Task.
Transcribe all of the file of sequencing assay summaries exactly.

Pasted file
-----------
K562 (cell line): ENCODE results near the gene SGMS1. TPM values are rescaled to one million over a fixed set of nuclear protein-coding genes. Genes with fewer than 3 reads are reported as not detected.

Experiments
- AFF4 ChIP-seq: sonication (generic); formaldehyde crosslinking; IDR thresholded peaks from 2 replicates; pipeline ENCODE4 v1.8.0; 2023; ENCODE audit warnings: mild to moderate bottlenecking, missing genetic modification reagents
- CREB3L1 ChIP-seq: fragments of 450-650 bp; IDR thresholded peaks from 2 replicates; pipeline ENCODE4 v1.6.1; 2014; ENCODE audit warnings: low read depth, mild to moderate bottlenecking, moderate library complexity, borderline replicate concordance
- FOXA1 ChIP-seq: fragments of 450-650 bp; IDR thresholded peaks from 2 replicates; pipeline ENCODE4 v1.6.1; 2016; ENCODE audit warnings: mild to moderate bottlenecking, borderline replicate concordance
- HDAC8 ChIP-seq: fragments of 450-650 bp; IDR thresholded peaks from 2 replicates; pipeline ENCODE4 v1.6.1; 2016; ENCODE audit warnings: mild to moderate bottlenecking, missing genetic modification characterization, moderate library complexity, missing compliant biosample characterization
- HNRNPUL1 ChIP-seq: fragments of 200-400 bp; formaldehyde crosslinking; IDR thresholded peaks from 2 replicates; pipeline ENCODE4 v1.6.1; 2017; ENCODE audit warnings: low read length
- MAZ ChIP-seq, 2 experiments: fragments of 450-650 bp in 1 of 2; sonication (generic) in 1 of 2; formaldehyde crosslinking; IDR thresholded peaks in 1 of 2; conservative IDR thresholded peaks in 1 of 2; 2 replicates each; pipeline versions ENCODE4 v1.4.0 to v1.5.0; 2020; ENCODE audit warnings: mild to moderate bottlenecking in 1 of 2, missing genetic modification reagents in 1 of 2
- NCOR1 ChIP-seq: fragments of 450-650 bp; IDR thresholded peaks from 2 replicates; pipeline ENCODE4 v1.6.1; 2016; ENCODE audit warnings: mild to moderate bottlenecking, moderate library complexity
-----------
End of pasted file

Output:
K562 (cell line): ENCODE results near the gene SGMS1. TPM values are rescaled to one million over a fixed set of nuclear protein-coding genes. Genes with fewer than 3 reads are reported as not detected.

Experiments
- AFF4 ChIP-seq: sonication (generic); formaldehyde crosslinking; IDR thresholded peaks from 2 replicates; pipeline ENCODE4 v1.8.0; 2023; ENCODE audit warnings: mild to moderate bottlenecking, missing genetic modification reagents
- CREB3L1 ChIP-seq: fragments of 450-650 bp; IDR thresholded peaks from 2 replicates; pipeline ENCODE4 v1.6.1; 2014; ENCODE audit warnings: low read depth, mild to moderate bottlenecking, moderate library complexity, borderline replicate concordance
- FOXA1 ChIP-seq: fragments of 450-650 bp; IDR thresholded peaks from 2 replicates; pipeline ENCODE4 v1.6.1; 2016; ENCODE audit warnings: mild to moderate bottlenecking, borderline replicate concordance
- HDAC8 ChIP-seq: fragments of 450-650 bp; IDR thresholded peaks from 2 replicates; pipeline ENCODE4 v1.6.1; 2016; ENCODE audit warnings: mild to moderate bottlenecking, missing genetic modification characterization, moderate library complexity, missing compliant biosample characterization
- HNRNPUL1 ChIP-seq: fragments of 200-400 bp; formaldehyde crosslinking; IDR thresholded peaks from 2 replicates; pipeline ENCODE4 v1.6.1; 2017; ENCODE audit warnings: low read length
- MAZ ChIP-seq, 2 experiments: fragments of 450-650 bp in 1 of 2; sonication (generic) in 1 of 2; formaldehyde crosslinking; IDR thresholded peaks in 1 of 2; conservative IDR thresholded peaks in 1 of 2; 2 replicates each; pipeline versions ENCODE4 v1.4.0 to v1.5.0; 2020; ENCODE audit warnings: mild to moderate bottlenecking in 1 of 2, missing genetic modification reagents in 1 of 2
- NCOR1 ChIP-seq: fragments of 450-650 bp; IDR thresholded peaks from 2 replicates; pipeline ENCODE4 v1.6.1; 2016; ENCODE audit warnings: mild to moderate bottlenecking, moderate library complexity